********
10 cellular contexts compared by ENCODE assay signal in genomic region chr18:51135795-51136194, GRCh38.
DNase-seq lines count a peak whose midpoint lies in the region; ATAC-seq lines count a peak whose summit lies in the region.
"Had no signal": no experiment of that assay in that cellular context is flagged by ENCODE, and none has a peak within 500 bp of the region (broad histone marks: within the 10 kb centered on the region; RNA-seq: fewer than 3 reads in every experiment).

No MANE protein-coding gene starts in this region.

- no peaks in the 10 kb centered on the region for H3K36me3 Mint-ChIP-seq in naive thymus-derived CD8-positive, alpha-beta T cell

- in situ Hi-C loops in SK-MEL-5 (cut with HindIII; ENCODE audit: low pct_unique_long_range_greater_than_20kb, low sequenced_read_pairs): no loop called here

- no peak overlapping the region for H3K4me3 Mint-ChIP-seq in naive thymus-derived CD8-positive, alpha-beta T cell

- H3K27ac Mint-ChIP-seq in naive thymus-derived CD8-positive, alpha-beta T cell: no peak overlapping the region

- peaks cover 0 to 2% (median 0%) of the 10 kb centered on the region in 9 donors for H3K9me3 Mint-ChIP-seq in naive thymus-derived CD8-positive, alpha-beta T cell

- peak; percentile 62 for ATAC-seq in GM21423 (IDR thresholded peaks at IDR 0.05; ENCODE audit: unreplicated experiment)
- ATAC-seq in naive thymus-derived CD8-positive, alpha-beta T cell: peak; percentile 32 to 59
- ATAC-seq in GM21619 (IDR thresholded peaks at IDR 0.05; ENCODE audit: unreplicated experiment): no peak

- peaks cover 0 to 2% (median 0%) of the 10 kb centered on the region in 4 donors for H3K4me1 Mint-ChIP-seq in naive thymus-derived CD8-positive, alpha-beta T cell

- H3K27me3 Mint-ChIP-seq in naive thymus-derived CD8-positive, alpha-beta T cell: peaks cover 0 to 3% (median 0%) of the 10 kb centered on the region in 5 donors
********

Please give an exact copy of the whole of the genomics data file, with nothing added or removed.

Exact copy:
10 cellular contexts compared by ENCODE assay signal in genomic region chr18:51135795-51136194, GRCh38.
DNase-seq lines count a peak whose midpoint lies in the region; ATAC-seq lines count a peak whose summit lies in the region.
"Had no signal": no experiment of that assay in that cellular context is flagged by ENCODE, and none has a peak within 500 bp of the region (broad histone marks: within the 10 kb centered on the region; RNA-seq: fewer than 3 reads in every experiment).

No MANE protein-coding gene starts in this region.

- no peaks in the 10 kb centered on the region for H3K36me3 Mint-ChIP-seq in naive thymus-derived CD8-positive, alpha-beta T cell

- in situ Hi-C loops in SK-MEL-5 (cut with HindIII; ENCODE audit: low pct_unique_long_range_greater_than_20kb, low sequenced_read_pairs): no loop called here

- no peak overlapping the region for H3K4me3 Mint-ChIP-seq in naive thymus-derived CD8-positive, alpha-beta T cell

- H3K27ac Mint-ChIP-seq in naive thymus-derived CD8-positive, alpha-beta T cell: no peak overlapping the region

- peaks cover 0 to 2% (median 0%) of the 10 kb centered on the region in 9 donors for H3K9me3 Mint-ChIP-seq in naive thymus-derived CD8-positive, alpha-beta T cell

- peak; percentile 62 for ATAC-seq in GM21423 (IDR thresholded peaks at IDR 0.05; ENCODE audit: unreplicated experiment)
- ATAC-seq in naive thymus-derived CD8-positive, alpha-beta T cell: peak; percentile 32 to 59
- ATAC-seq in GM21619 (IDR thresholded peaks at IDR 0.05; ENCODE audit: unreplicated experiment): no peak

- peaks cover 0 to 2% (median 0%) of the 10 kb centered on the region in 4 donors for H3K4me1 Mint-ChIP-seq in naive thymus-derived CD8-positive, alpha-beta T cell

- H3K27me3 Mint-ChIP-seq in naive thymus-derived CD8-positive, alpha-beta T cell: peaks cover 0 to 3% (median 0%) of the 10 kb centered on the region in 5 donors